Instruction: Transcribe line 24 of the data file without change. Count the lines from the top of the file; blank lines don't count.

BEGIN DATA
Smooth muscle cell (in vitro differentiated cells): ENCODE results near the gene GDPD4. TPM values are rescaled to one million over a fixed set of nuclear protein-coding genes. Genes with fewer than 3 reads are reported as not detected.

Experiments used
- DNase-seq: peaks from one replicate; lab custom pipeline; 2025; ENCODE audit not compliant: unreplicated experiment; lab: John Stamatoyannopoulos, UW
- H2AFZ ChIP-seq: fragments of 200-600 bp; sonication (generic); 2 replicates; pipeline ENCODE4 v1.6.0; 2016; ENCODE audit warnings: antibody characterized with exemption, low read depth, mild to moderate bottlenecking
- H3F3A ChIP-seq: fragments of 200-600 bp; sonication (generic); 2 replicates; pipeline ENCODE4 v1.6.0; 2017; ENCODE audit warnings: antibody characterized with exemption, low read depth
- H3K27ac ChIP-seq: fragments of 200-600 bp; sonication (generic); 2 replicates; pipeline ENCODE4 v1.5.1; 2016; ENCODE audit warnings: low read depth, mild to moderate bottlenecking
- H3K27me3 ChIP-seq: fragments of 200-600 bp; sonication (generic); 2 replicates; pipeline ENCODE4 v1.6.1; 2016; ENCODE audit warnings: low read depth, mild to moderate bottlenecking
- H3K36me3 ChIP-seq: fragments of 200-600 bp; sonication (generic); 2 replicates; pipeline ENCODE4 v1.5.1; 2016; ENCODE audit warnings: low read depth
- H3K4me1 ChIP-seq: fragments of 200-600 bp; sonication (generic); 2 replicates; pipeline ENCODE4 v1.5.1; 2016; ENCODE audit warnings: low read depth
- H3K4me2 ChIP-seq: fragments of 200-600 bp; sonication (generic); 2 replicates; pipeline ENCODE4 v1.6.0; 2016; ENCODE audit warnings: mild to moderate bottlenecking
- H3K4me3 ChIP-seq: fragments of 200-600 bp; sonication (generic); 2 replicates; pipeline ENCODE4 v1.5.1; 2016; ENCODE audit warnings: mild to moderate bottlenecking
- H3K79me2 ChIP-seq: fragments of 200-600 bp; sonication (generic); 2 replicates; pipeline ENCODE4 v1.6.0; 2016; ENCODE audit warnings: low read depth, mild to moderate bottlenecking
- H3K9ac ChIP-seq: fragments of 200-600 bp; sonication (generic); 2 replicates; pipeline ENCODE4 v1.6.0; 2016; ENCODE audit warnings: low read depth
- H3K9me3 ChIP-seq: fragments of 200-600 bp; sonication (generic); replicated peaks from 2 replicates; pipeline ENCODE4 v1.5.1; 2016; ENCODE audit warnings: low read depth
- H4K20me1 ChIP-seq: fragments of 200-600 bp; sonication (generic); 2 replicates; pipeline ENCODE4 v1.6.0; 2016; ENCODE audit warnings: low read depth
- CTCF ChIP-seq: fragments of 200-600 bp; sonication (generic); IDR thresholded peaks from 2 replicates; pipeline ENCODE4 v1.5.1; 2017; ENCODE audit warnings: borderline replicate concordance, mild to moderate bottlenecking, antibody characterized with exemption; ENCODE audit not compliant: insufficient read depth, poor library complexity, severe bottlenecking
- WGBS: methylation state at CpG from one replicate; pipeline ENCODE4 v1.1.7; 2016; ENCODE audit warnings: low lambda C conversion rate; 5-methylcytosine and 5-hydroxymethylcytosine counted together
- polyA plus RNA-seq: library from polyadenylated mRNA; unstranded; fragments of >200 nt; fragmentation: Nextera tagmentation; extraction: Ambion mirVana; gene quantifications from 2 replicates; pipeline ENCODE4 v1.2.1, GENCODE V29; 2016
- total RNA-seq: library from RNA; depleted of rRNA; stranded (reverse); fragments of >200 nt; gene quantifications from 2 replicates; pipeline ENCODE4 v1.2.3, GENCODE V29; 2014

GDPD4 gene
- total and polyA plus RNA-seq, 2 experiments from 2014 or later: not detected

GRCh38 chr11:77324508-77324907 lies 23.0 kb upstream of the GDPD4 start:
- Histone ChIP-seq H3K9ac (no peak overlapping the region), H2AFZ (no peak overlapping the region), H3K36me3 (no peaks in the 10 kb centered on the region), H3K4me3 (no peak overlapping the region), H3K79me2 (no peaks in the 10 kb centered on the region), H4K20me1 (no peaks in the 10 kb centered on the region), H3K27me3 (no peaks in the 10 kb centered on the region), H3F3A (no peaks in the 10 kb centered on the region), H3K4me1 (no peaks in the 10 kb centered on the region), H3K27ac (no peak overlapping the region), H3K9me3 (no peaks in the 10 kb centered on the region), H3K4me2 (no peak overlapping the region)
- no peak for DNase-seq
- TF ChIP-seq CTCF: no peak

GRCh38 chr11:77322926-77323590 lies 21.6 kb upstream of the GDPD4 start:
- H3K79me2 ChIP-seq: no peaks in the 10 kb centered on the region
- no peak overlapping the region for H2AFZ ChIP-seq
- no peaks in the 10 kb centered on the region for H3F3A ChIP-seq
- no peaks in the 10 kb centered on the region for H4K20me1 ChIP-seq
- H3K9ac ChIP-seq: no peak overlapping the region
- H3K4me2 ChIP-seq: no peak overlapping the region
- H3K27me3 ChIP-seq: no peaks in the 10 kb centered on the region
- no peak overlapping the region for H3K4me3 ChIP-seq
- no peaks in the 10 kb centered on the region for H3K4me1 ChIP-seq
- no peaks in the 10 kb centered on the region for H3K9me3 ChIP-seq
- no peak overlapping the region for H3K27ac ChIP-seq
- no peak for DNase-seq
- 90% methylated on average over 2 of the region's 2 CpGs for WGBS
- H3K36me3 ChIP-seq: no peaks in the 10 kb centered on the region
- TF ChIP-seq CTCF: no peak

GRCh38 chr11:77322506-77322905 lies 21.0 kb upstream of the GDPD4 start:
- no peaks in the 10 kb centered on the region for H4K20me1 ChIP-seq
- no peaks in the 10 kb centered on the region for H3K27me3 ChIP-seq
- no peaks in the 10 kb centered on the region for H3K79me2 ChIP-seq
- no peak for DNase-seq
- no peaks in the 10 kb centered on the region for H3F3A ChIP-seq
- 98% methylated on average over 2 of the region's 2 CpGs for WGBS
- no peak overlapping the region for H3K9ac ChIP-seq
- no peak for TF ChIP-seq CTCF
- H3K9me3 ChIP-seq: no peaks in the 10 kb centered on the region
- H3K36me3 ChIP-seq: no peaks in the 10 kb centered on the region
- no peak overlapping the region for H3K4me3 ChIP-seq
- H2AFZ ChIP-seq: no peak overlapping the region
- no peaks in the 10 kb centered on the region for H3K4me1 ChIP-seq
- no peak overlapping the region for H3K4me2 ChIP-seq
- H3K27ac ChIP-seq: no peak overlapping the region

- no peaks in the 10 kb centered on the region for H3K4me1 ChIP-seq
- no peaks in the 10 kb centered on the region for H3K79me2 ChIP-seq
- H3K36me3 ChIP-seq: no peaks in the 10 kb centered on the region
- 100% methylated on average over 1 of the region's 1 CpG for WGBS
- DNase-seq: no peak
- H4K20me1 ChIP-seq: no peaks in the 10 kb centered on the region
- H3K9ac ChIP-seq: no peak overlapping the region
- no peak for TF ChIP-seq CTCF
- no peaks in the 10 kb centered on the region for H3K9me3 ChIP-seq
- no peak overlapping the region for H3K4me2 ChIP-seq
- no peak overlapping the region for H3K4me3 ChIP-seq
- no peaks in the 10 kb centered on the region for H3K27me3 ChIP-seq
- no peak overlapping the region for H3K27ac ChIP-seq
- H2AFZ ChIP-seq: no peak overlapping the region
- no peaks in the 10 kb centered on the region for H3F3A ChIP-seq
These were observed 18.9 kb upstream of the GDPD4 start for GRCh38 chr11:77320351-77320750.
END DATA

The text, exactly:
- no peak for DNase-seq